IDSeq is a cloud-based, open-source bioinformatics pipeline for metagenomic sequencing . In non-scientist speak, it’s packages of computer code that comb through all the genetic material extracted from a sample—a tube of human blood, say, or a swab that’s been up someone’s nose. It matches all those mish-mashed bits of DNA and RNA to massive databases of known microbes, telling you which bugs are in the mix. Running IDSeq only requires having a sequencer you know how to use and an internet connection.
IDSeq started out as a research project in the UC San Francisco lab of biochemist Joe DeRisi, where 17 years ago his team built technology that identified the coronavirus that causes SARS. More recently, DeRisi’s lab has been behind a push into clinical metagenomic sequencing , developing tests that have helped solve medical mysteries for patients being treated at nearby hospitals, including the case of a brain-invading tapeworm.In 2016, when pediatrician Priscilla Chan, and her husband, Facebook founder Mark Zuckerberg, pledged $3 billion over 10 years to fight infectious diseases, they chose DeRisi to co-helm their first investment: a new $600 million research center called the Chan Zuckerberg Biohub. Shortly after joining the Biohub, DeRisi brought on a large team of designers and engineers to turn years of cobbled-together code from his lab into an industrial-strength software package. In October, 2018, they soft-launched IDSeq to a small group of test users, with the Facebook fortune footing the bill for all that computational crunching.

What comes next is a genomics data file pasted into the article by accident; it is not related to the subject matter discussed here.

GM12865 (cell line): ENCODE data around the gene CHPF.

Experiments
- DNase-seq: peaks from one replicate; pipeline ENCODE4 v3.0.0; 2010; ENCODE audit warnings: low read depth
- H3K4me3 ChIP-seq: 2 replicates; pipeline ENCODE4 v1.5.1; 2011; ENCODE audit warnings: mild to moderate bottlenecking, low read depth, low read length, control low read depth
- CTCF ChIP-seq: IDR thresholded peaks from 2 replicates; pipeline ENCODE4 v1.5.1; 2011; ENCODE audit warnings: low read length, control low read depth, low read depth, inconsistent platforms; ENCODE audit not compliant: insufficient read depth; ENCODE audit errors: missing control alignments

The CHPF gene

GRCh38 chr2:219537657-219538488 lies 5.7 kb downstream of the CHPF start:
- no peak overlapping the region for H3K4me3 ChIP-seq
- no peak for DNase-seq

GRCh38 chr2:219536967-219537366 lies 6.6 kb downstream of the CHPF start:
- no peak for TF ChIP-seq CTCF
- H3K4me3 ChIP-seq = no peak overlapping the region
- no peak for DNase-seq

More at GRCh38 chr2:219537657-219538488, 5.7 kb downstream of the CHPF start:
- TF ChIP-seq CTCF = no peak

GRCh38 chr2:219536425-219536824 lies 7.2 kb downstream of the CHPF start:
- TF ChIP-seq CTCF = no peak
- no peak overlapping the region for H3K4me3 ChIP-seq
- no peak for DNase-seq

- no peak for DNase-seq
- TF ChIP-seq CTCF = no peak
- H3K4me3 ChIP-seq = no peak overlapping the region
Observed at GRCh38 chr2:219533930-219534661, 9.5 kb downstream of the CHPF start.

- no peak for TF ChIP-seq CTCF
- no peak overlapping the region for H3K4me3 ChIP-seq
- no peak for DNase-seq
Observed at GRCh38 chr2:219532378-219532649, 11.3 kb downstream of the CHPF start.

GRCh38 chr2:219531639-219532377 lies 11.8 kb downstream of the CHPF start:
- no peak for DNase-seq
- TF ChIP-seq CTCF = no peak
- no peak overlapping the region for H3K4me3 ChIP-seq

To get it into the hands of more scientists, especially in under-resourced places, the Biohub teamed up with the Bill and Melinda Gates Foundation. Grants from the foundation have begun to bring 10 teams of researchers from countries including South Africa, Bangladesh, and Madagascar to the Biohub to learn how to use IDSeq. In addition to training, the grants equip each international team with a small sequencer to bring back to their home labs.Manning received one of those grants to expand her work investigating undiagnosed fevers in Cambodia. At the end of last summer, just as the worst dengue epidemic in Cambodia’s history was peaking, she flew to San Francisco with two technicians from her lab for a week of training at the Biohub. By November, her team had IDSeq up and running, processing blood samples collected from fever patients at field hospitals across Cambodia. In early January, DeRisi brought a Biohub team to visit Manning’s lab and troubleshoot any issues they were having. During the trip, Manning recalls, they discussed news reports of mysterious pneumonia cases coming out of Wuhan, China. At the time, there weren’t wide reports of healthcare workers getting sick, so they expected it to blow over soon. DeRisi’s team flew back to California. “Then everything just hit the roof,” says Manning.
The girl, though, has been receiving a cocktail of three phages from Hatfull’s lab since June—including two that were genetically modified to better attack her bacteria. The Cystic Fibrosis Foundation recently committed $100 million to better detect, prevent, and treat the chronic lung infections that often develop resistance as a result of antibiotic escalation.